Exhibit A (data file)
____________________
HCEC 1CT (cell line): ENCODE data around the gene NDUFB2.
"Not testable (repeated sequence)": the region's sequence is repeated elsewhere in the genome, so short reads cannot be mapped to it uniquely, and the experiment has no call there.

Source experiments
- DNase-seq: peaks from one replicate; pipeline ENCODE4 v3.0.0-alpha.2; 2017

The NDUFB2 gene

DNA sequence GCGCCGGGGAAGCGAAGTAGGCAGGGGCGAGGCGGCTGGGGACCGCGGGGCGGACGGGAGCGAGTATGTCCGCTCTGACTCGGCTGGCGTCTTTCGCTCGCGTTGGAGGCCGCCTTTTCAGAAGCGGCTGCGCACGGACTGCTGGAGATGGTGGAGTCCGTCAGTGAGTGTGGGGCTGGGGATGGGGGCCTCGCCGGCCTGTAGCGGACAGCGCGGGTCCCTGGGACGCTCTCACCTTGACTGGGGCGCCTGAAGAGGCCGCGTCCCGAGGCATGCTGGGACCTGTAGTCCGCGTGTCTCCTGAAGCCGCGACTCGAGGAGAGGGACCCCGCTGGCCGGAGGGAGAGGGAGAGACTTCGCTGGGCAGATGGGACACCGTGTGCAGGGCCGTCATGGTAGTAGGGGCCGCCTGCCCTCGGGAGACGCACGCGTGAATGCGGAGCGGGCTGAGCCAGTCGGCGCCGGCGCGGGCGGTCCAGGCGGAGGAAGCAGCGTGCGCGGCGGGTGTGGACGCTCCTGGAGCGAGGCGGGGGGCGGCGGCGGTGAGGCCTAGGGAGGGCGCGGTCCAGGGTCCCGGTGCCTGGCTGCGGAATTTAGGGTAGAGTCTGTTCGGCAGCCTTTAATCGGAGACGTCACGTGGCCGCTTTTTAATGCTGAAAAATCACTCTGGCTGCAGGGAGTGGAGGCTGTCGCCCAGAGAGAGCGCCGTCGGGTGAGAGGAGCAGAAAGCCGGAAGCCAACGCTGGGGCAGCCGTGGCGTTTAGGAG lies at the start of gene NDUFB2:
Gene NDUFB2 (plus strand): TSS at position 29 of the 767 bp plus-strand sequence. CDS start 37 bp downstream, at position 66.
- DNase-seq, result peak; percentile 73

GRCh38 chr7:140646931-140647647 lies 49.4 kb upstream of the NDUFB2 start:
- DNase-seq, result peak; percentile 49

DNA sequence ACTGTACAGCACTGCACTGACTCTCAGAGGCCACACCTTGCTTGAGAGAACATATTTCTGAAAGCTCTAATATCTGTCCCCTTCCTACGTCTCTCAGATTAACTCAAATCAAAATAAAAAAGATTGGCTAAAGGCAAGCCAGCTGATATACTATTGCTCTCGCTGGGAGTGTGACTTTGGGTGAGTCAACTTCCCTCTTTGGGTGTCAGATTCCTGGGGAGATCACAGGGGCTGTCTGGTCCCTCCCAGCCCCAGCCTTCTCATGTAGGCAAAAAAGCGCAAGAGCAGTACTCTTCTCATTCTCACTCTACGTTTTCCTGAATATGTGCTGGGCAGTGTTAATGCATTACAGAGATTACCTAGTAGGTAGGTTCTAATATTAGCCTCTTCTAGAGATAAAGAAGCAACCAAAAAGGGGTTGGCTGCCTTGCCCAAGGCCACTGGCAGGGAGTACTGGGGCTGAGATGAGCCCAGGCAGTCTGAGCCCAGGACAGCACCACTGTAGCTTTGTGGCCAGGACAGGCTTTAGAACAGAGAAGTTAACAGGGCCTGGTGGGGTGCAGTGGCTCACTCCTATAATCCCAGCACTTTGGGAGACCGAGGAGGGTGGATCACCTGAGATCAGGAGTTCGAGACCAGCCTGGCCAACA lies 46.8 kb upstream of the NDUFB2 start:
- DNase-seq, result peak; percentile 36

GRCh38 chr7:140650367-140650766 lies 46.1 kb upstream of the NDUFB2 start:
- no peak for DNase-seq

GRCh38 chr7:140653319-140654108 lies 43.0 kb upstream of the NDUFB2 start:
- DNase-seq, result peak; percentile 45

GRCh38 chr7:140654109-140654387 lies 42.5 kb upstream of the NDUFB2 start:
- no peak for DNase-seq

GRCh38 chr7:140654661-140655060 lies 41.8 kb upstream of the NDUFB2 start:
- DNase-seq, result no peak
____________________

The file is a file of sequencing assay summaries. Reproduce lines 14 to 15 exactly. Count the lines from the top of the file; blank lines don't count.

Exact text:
- no peak for DNase-seq

GRCh38 chr7:140653319-140654108 lies 43.0 kb upstream of the NDUFB2 start: